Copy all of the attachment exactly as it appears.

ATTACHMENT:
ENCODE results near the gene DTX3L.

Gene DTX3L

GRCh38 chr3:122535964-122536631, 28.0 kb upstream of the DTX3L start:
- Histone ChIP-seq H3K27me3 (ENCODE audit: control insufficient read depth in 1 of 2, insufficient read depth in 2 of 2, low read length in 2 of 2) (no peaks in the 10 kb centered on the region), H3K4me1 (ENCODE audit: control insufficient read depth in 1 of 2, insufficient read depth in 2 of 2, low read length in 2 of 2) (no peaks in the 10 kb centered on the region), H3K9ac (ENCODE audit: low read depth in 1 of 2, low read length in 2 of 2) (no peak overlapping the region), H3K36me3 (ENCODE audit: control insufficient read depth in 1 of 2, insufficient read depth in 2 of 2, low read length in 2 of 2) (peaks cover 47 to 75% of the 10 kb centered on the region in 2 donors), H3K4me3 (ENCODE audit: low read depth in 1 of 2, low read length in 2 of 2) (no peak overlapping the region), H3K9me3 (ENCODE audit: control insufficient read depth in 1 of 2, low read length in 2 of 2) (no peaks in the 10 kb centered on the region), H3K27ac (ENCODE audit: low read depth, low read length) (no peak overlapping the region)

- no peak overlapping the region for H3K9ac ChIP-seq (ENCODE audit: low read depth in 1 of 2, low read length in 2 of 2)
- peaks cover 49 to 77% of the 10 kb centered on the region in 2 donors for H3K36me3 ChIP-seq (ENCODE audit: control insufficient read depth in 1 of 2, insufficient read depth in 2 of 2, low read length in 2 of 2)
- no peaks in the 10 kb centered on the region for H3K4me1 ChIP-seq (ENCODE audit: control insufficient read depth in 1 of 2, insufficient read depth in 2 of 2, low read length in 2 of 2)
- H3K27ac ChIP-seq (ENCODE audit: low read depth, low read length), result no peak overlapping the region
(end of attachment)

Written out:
ENCODE results near the gene DTX3L.

Gene DTX3L

GRCh38 chr3:122535964-122536631, 28.0 kb upstream of the DTX3L start:
- Histone ChIP-seq H3K27me3 (ENCODE audit: control insufficient read depth in 1 of 2, insufficient read depth in 2 of 2, low read length in 2 of 2) (no peaks in the 10 kb centered on the region), H3K4me1 (ENCODE audit: control insufficient read depth in 1 of 2, insufficient read depth in 2 of 2, low read length in 2 of 2) (no peaks in the 10 kb centered on the region), H3K9ac (ENCODE audit: low read depth in 1 of 2, low read length in 2 of 2) (no peak overlapping the region), H3K36me3 (ENCODE audit: control insufficient read depth in 1 of 2, insufficient read depth in 2 of 2, low read length in 2 of 2) (peaks cover 47 to 75% of the 10 kb centered on the region in 2 donors), H3K4me3 (ENCODE audit: low read depth in 1 of 2, low read length in 2 of 2) (no peak overlapping the region), H3K9me3 (ENCODE audit: control insufficient read depth in 1 of 2, low read length in 2 of 2) (no peaks in the 10 kb centered on the region), H3K27ac (ENCODE audit: low read depth, low read length) (no peak overlapping the region)

- no peak overlapping the region for H3K9ac ChIP-seq (ENCODE audit: low read depth in 1 of 2, low read length in 2 of 2)
- peaks cover 49 to 77% of the 10 kb centered on the region in 2 donors for H3K36me3 ChIP-seq (ENCODE audit: control insufficient read depth in 1 of 2, insufficient read depth in 2 of 2, low read length in 2 of 2)
- no peaks in the 10 kb centered on the region for H3K4me1 ChIP-seq (ENCODE audit: control insufficient read depth in 1 of 2, insufficient read depth in 2 of 2, low read length in 2 of 2)
- H3K27ac ChIP-seq (ENCODE audit: low read depth, low read length), result no peak overlapping the region